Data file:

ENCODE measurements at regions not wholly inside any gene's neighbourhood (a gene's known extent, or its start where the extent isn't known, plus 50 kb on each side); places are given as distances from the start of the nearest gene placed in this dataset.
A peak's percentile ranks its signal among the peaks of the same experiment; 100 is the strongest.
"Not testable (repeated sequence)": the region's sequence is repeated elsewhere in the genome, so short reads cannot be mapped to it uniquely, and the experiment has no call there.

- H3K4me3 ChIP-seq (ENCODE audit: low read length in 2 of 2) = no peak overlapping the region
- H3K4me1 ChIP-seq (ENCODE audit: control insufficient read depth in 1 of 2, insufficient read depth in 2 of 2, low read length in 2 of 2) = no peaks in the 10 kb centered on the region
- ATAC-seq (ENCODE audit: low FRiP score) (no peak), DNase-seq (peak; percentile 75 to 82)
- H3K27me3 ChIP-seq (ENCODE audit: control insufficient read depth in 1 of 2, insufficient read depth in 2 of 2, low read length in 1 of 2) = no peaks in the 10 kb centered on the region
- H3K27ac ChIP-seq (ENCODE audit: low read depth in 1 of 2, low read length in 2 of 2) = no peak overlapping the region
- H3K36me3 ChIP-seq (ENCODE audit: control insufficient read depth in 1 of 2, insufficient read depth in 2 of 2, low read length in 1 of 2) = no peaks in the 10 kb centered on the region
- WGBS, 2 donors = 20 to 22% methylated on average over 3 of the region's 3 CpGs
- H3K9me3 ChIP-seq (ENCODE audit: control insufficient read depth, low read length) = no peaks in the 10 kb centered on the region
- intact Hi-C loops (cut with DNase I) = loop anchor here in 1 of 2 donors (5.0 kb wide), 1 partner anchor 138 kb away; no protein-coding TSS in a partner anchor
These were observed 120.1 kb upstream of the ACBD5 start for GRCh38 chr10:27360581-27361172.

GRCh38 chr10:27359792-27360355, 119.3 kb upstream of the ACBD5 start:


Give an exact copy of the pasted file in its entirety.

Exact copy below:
ENCODE measurements at regions not wholly inside any gene's neighbourhood (a gene's known extent, or its start where the extent isn't known, plus 50 kb on each side); places are given as distances from the start of the nearest gene placed in this dataset.
A peak's percentile ranks its signal among the peaks of the same experiment; 100 is the strongest.
"Not testable (repeated sequence)": the region's sequence is repeated elsewhere in the genome, so short reads cannot be mapped to it uniquely, and the experiment has no call there.

- H3K4me3 ChIP-seq (ENCODE audit: low read length in 2 of 2) = no peak overlapping the region
- H3K4me1 ChIP-seq (ENCODE audit: control insufficient read depth in 1 of 2, insufficient read depth in 2 of 2, low read length in 2 of 2) = no peaks in the 10 kb centered on the region
- ATAC-seq (ENCODE audit: low FRiP score) (no peak), DNase-seq (peak; percentile 75 to 82)
- H3K27me3 ChIP-seq (ENCODE audit: control insufficient read depth in 1 of 2, insufficient read depth in 2 of 2, low read length in 1 of 2) = no peaks in the 10 kb centered on the region
- H3K27ac ChIP-seq (ENCODE audit: low read depth in 1 of 2, low read length in 2 of 2) = no peak overlapping the region
- H3K36me3 ChIP-seq (ENCODE audit: control insufficient read depth in 1 of 2, insufficient read depth in 2 of 2, low read length in 1 of 2) = no peaks in the 10 kb centered on the region
- WGBS, 2 donors = 20 to 22% methylated on average over 3 of the region's 3 CpGs
- H3K9me3 ChIP-seq (ENCODE audit: control insufficient read depth, low read length) = no peaks in the 10 kb centered on the region
- intact Hi-C loops (cut with DNase I) = loop anchor here in 1 of 2 donors (5.0 kb wide), 1 partner anchor 138 kb away; no protein-coding TSS in a partner anchor
These were observed 120.1 kb upstream of the ACBD5 start for GRCh38 chr10:27360581-27361172.

GRCh38 chr10:27359792-27360355, 119.3 kb upstream of the ACBD5 start: